No election do-overs: Wisconsin judge overrules regulators on spoiling ballots
Wisconsin Elections Commission had said that people can vote a second time if they change their mind.
Voters in Wisconsin don’t get a do-over once they’ve turned in their ballot.
A judge in Waukesha on Thursday overruled the Wisconsin Elections Commission’s guidance that people can vote a second time if they change their mind.
Wisconsin law allows voters to "spoil" their ballots and get a second ballot, but Judge Brad Schimel said that law applies before voters submit their ballots. Once that happens, Schimel ruled, those votes are final.
The issue became a problem in August when a number of Democratic candidates for U.S. Senate and one of the Republicans running for governor dropped out of the race but still appeared on the ballot.
The Elections Commission made it clear for the August primary that if voters cast a ballot for one of those candidates, they could get a new ballot and vote again.
A group called Restoring Integrity and Trust in Elections filed the lawsuit last month. The case is on behalf of a Brookfield voter named Nancy Kormanik.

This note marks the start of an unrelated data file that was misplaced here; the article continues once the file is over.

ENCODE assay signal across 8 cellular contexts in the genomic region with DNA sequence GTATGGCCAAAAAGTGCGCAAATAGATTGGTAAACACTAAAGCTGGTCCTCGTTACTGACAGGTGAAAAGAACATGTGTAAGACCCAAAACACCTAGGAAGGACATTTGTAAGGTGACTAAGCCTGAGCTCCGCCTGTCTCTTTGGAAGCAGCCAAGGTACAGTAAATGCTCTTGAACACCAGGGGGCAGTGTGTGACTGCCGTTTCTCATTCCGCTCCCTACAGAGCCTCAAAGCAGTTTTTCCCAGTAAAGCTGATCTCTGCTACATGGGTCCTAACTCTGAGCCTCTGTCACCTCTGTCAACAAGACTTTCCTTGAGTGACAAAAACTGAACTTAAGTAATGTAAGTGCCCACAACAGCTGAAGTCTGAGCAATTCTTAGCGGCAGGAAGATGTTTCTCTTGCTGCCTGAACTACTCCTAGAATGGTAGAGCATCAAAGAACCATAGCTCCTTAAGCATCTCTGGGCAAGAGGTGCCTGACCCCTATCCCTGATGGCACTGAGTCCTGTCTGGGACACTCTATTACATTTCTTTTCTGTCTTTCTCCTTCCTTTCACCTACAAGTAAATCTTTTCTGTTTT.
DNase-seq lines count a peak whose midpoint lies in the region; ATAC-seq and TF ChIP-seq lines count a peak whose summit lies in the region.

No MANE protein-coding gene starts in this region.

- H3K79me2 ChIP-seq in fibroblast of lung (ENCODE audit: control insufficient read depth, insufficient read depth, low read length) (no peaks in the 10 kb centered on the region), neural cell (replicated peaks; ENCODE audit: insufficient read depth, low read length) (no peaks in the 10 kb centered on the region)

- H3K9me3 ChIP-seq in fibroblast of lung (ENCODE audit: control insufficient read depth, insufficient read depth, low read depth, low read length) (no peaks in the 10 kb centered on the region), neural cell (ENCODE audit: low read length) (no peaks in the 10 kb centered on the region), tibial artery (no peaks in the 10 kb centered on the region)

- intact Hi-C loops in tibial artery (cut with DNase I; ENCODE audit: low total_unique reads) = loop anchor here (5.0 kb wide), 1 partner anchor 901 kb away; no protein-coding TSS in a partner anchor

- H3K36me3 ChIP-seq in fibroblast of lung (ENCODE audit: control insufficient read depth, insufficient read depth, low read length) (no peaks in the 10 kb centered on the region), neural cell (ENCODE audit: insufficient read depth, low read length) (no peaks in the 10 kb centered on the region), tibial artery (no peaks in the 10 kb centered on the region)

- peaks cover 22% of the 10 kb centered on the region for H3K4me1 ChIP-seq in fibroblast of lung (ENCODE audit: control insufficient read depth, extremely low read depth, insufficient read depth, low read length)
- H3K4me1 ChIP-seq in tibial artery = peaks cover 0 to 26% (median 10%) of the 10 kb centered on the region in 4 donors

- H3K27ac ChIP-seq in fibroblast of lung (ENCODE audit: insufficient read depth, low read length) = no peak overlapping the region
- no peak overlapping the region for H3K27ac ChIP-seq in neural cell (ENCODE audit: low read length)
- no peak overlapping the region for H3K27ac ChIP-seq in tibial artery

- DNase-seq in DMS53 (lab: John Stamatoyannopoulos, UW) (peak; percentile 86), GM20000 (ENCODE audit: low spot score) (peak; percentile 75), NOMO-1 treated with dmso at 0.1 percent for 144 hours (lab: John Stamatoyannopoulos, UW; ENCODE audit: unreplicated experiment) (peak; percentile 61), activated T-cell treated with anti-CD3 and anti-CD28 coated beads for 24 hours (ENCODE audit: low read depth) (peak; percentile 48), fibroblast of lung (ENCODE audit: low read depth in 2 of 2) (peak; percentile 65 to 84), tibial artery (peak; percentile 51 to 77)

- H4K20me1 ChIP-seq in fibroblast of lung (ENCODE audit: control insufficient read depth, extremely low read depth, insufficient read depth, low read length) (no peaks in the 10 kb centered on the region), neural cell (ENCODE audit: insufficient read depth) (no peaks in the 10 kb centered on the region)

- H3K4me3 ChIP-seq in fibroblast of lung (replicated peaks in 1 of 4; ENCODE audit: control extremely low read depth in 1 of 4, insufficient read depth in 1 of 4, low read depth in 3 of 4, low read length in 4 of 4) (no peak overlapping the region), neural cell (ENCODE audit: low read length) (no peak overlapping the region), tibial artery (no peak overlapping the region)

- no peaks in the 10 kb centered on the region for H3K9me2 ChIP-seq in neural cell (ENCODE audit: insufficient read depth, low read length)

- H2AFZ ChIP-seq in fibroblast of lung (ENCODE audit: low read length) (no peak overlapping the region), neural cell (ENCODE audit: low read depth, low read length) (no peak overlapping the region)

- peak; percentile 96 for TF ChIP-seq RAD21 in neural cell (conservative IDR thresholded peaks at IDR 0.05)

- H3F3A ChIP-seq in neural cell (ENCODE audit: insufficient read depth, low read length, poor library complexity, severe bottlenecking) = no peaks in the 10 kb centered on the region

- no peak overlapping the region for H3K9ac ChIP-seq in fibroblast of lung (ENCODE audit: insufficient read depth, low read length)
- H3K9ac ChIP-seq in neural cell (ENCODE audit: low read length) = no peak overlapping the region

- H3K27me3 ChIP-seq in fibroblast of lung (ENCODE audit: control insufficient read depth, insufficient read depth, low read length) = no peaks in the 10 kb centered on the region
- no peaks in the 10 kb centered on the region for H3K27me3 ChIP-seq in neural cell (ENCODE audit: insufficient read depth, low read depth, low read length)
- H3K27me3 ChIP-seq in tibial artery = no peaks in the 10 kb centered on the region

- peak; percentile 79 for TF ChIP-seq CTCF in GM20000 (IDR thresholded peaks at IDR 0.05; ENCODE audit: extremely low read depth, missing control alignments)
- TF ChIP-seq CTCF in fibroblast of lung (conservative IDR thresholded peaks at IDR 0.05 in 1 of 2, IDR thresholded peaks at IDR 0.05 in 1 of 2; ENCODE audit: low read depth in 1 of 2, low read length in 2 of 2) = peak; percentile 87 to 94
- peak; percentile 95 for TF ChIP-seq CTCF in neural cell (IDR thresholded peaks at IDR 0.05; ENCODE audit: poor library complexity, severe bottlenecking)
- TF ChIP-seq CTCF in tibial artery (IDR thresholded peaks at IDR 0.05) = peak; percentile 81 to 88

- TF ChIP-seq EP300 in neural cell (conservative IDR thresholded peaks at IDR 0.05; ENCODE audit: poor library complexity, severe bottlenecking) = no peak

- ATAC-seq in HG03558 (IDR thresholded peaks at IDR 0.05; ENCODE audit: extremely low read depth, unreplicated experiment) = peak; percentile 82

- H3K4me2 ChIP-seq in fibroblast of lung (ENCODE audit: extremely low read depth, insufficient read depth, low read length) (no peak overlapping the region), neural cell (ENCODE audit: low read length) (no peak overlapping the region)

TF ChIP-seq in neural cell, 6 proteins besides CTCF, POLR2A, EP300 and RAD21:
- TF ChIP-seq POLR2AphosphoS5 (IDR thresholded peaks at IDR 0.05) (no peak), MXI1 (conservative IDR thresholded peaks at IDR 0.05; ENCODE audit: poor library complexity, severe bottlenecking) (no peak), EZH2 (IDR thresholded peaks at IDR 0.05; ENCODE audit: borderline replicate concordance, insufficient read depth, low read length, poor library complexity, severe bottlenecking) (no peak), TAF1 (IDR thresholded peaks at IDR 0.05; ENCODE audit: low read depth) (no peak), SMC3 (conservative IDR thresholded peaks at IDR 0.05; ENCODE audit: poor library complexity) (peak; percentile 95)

RITE was created this summer by former U.S. Attorney General Bill Barr and longtime Republican strategist Karl Rove. They've also filed lawsuits over election laws in Arizona and Pennsylvania.
Judge Schimel, who used to be Wisconsin’s Attorney General, ordered WEC to rescind its ballot spoiling guidance as soon as possible.
This is the latest defeat for Wisconsin’s Elections Commission. Judges have also overruled WEC on absentee drop boxes, the curing of ballots, and a judge ruled earlier this week that WEC’s administrators and staff members have no power to issue any kind of election guidance on their own.
Some Republican lawmakers in Wisconsin want to get rid of the Elections Commission altogether.
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